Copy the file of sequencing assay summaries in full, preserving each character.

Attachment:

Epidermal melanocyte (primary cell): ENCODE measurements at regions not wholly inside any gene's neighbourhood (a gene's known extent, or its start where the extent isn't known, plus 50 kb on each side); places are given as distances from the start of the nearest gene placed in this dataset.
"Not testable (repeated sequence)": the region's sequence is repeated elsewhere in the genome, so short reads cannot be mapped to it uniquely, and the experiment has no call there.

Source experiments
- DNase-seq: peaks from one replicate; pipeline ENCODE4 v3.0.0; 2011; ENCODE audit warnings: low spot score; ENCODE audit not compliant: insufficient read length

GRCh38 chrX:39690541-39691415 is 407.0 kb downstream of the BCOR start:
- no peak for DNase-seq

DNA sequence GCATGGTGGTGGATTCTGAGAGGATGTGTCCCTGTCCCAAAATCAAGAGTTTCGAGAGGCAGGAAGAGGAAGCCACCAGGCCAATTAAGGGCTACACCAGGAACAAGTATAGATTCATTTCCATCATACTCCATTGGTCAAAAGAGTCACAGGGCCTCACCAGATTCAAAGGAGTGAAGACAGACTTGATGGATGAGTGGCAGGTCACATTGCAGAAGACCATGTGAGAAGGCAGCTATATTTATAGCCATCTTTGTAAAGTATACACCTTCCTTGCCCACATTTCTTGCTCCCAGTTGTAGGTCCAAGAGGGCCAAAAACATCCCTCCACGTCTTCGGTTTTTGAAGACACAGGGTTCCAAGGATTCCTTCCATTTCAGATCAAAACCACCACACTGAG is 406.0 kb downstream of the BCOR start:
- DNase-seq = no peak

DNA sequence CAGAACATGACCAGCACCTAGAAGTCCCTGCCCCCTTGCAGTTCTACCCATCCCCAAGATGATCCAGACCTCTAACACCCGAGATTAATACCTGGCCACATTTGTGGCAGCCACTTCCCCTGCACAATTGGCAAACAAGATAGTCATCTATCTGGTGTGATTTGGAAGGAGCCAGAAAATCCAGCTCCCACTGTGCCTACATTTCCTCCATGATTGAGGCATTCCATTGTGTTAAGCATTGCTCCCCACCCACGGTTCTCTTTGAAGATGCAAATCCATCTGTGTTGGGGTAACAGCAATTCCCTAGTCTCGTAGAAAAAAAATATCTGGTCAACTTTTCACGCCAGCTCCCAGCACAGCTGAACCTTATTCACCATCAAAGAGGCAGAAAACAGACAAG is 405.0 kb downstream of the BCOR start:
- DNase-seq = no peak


Epidermal melanocyte (primary cell): ENCODE measurements at regions not wholly inside any gene's neighbourhood (a gene's known extent, or its start where the extent isn't known, plus 50 kb on each side); places are given as distances from the start of the nearest gene placed in this dataset.
"Not testable (repeated sequence)": the region's sequence is repeated elsewhere in the genome, so short reads cannot be mapped to it uniquely, and the experiment has no call there.

Source experiments
- DNase-seq: peaks from one replicate; pipeline ENCODE4 v3.0.0; 2011; ENCODE audit warnings: low spot score; ENCODE audit not compliant: insufficient read length

GRCh38 chrX:39690541-39691415 is 407.0 kb downstream of the BCOR start:
- no peak for DNase-seq

DNA sequence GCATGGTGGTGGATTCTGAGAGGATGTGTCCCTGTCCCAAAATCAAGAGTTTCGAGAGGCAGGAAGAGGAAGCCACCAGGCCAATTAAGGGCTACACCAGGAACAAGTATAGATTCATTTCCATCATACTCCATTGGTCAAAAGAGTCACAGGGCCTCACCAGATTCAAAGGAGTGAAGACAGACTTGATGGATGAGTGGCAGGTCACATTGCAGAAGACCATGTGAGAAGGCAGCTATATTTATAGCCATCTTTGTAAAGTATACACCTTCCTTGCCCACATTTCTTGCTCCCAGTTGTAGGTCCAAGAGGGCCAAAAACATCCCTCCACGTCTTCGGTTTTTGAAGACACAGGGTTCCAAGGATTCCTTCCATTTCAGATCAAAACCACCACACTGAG is 406.0 kb downstream of the BCOR start:
- DNase-seq = no peak

DNA sequence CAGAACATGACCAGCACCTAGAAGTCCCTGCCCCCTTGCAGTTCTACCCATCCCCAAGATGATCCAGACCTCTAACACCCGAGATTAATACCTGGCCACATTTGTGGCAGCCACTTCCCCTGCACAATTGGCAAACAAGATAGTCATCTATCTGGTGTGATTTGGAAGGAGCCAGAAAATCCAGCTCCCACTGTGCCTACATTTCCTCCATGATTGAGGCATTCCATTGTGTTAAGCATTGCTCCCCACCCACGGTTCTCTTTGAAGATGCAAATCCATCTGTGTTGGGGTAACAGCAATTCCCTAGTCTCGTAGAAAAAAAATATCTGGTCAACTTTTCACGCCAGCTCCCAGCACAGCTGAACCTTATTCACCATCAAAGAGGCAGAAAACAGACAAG is 405.0 kb downstream of the BCOR start:
- DNase-seq = no peak